Association of Reproductive Factors, Oral Contraceptive Use and Selected Lifestyle Factors with the Risk of Ovarian Borderline Tumors: A Danish Case-control Study
- Cite this article as:
- Huusom, L.D., Frederiksen, K., Høgdall, E.V.S. et al. Cancer Causes Control (2006) 17: 821. doi:10.1007/s10552-006-0022-x
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The aim was to examine risk factors for ovarian borderline tumors overall, and according to histological subtype (serous vs. mucinous), in a large Danish population-based case-control study.
Ovarian borderline cases and controls were recruited from 1995 to 1999, and personal interviews were conducted. In all, 202 cases and 1,564 randomly selected controls were included. The analysis was performed using multiple logistic regression models.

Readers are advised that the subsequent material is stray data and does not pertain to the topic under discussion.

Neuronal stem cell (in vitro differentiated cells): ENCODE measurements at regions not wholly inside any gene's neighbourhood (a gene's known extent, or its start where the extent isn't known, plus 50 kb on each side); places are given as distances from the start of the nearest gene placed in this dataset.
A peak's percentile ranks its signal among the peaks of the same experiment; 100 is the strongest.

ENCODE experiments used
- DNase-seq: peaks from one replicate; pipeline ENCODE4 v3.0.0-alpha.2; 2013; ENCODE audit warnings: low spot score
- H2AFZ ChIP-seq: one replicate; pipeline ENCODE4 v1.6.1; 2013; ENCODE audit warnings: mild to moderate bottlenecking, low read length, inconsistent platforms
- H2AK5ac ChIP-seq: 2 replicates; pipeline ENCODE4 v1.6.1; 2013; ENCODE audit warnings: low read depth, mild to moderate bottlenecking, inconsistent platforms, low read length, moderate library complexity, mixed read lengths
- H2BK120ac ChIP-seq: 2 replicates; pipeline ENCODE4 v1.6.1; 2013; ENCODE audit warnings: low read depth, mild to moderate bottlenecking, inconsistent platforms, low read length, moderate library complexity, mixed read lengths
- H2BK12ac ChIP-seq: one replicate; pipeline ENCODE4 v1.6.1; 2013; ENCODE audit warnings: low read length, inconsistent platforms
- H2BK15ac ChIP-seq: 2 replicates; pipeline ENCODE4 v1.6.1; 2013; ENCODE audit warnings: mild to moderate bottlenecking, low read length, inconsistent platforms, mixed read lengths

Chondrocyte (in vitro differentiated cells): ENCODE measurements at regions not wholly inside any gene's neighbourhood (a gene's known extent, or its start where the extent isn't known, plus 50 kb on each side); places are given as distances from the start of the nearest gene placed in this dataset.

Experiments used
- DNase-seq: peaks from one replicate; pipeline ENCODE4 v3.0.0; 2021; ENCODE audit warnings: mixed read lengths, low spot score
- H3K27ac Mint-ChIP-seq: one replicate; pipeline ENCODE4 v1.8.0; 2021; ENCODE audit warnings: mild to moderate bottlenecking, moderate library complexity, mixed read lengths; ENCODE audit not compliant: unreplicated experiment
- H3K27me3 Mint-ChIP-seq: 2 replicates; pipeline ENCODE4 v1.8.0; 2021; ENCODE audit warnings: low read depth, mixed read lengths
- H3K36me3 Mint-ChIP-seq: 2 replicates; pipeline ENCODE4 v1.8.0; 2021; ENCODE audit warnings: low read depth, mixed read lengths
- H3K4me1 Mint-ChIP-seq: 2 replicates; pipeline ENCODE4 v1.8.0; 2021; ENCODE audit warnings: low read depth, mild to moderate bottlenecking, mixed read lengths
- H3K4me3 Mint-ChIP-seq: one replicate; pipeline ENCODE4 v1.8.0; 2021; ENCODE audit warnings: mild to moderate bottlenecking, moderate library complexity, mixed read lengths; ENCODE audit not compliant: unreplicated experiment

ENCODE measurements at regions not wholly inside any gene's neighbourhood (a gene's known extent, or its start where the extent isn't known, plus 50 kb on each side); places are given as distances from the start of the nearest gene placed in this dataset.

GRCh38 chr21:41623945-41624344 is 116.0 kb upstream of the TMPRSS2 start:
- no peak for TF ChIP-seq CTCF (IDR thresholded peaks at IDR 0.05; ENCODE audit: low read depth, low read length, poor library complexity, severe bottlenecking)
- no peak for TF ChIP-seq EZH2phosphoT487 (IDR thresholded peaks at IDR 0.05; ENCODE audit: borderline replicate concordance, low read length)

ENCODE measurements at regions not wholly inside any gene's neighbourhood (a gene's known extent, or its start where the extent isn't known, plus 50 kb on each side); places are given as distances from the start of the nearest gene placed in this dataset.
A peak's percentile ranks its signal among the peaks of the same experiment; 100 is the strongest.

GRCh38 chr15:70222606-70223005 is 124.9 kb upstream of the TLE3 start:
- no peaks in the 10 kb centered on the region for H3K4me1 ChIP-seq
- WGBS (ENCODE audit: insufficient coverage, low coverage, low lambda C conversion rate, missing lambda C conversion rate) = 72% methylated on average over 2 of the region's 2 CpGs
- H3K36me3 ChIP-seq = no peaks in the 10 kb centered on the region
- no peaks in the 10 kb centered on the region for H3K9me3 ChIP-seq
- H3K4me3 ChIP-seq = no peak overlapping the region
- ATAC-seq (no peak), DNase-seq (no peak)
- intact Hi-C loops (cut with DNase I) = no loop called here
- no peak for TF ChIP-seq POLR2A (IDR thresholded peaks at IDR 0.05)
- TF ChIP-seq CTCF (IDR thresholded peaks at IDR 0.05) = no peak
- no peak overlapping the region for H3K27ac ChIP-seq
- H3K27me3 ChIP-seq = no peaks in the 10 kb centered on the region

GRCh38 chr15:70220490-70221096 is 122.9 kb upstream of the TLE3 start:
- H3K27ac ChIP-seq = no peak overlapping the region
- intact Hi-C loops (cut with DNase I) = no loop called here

The risk of ovarian borderline disease decreased with increasing parity (OR=0.79 per birth, 95% CI: 0.63–0.98) and older age at first birth (OR=0.67 per 5 years, 95% CI: 0.53–0.84). Both a history of breastfeeding and use of oral contraceptives reduced the risk of borderline tumor, the effect being most pronounced for serous tumors. Increasing body mass index (BMI) was associated with elevated risk of serous borderline tumor (OR=1.05 per BMI unit; 95% CI: 1.00–1.10), whereas current smoking was a strong risk factor only for mucinous tumors (OR=2.10; 95% CI: 1.22–3.60). Finally, increasing consumption of milk (all types) was found to increase the risk of borderline disease (OR=1.04 per glass milk per week; 95% CI: 1.02–1.06), and increasing intake of total lactose also increased the risk significantly (OR=1.16 per 50 gram lactose per week; 95% CI: 1.06–1.26).
The risk profile of ovarian borderline tumors is similar to that of ovarian carcinomas, and we observed significant etiological differences between serous and mucinous borderline tumors.